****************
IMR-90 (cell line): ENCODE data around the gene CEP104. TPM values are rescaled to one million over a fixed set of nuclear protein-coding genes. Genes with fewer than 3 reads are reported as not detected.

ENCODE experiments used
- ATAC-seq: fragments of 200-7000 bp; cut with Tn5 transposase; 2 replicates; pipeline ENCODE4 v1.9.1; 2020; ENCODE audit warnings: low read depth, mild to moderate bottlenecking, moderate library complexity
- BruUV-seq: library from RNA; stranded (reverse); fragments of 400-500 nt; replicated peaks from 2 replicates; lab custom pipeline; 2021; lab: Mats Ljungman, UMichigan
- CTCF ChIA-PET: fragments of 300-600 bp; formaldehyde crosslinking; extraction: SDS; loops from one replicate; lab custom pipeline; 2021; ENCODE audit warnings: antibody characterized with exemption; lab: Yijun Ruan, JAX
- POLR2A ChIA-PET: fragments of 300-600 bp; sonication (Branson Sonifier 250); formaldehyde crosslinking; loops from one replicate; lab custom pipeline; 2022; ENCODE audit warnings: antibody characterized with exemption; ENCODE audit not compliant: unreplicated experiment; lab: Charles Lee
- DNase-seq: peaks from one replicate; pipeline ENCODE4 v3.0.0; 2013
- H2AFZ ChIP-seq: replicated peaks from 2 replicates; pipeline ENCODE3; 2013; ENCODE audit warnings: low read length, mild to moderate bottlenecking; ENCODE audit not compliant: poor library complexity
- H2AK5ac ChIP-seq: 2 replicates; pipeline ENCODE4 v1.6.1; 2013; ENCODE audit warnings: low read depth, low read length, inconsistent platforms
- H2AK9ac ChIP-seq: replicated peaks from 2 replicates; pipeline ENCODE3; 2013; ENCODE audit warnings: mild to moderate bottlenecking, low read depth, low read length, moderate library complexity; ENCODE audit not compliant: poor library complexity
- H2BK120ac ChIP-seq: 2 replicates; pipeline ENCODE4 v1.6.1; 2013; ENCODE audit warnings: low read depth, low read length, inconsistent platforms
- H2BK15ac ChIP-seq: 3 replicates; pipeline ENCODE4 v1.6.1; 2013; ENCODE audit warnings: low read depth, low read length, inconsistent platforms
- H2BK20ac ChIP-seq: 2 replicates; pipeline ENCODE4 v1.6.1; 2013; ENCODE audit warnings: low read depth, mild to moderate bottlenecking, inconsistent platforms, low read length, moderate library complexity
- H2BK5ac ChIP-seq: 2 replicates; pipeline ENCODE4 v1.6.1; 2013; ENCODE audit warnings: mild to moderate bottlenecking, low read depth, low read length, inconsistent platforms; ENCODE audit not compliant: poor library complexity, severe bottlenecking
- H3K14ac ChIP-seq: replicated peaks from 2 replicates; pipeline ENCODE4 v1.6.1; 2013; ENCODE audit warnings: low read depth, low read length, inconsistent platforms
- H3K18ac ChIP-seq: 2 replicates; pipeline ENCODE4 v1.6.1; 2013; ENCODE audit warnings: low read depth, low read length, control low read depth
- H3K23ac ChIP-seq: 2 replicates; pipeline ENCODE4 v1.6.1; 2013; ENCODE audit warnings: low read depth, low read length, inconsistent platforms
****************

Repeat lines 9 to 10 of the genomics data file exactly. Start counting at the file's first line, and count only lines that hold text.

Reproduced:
- H2AK5ac ChIP-seq: 2 replicates; pipeline ENCODE4 v1.6.1; 2013; ENCODE audit warnings: low read depth, low read length, inconsistent platforms
- H2AK9ac ChIP-seq: replicated peaks from 2 replicates; pipeline ENCODE3; 2013; ENCODE audit warnings: mild to moderate bottlenecking, low read depth, low read length, moderate library complexity; ENCODE audit not compliant: poor library complexity